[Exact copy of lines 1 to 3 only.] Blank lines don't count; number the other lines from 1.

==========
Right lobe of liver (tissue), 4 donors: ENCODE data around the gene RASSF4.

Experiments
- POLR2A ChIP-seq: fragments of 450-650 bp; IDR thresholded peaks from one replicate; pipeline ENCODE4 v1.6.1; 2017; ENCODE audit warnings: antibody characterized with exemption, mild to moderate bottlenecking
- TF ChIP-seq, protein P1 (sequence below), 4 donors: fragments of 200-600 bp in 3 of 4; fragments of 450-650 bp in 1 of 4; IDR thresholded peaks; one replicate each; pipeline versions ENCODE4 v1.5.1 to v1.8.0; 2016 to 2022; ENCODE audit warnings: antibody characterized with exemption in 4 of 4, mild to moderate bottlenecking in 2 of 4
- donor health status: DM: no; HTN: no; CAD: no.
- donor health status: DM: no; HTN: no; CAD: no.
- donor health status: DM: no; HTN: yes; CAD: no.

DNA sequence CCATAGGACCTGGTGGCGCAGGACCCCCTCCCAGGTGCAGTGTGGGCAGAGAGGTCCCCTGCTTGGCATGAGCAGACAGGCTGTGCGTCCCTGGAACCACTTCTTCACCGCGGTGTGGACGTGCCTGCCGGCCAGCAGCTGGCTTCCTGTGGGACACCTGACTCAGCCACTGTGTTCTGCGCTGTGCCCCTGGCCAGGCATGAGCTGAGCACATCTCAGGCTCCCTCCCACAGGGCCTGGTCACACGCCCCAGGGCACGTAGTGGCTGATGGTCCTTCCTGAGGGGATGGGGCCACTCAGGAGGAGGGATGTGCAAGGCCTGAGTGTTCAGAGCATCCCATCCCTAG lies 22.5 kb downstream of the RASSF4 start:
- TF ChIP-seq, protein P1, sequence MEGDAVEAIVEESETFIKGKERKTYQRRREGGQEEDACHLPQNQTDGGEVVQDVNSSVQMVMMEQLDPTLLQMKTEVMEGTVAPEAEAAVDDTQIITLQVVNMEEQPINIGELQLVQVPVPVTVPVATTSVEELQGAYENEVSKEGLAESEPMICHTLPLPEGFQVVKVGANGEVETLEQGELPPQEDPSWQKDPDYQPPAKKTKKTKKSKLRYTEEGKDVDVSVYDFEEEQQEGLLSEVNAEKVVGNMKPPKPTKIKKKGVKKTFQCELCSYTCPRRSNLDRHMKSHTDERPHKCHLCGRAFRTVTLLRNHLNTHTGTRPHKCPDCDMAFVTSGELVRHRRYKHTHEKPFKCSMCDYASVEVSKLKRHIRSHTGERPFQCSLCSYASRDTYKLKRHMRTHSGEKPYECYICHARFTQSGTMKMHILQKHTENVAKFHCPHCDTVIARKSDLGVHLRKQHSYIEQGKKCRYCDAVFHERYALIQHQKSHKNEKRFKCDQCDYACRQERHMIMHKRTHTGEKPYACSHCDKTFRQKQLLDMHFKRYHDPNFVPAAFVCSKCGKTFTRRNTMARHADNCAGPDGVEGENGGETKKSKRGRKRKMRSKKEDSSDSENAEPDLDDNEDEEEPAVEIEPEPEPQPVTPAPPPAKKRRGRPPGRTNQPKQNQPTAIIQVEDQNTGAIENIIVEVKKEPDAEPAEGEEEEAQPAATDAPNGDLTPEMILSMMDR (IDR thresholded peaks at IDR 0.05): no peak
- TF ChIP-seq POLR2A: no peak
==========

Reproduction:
Right lobe of liver (tissue), 4 donors: ENCODE data around the gene RASSF4.

Experiments
- POLR2A ChIP-seq: fragments of 450-650 bp; IDR thresholded peaks from one replicate; pipeline ENCODE4 v1.6.1; 2017; ENCODE audit warnings: antibody characterized with exemption, mild to moderate bottlenecking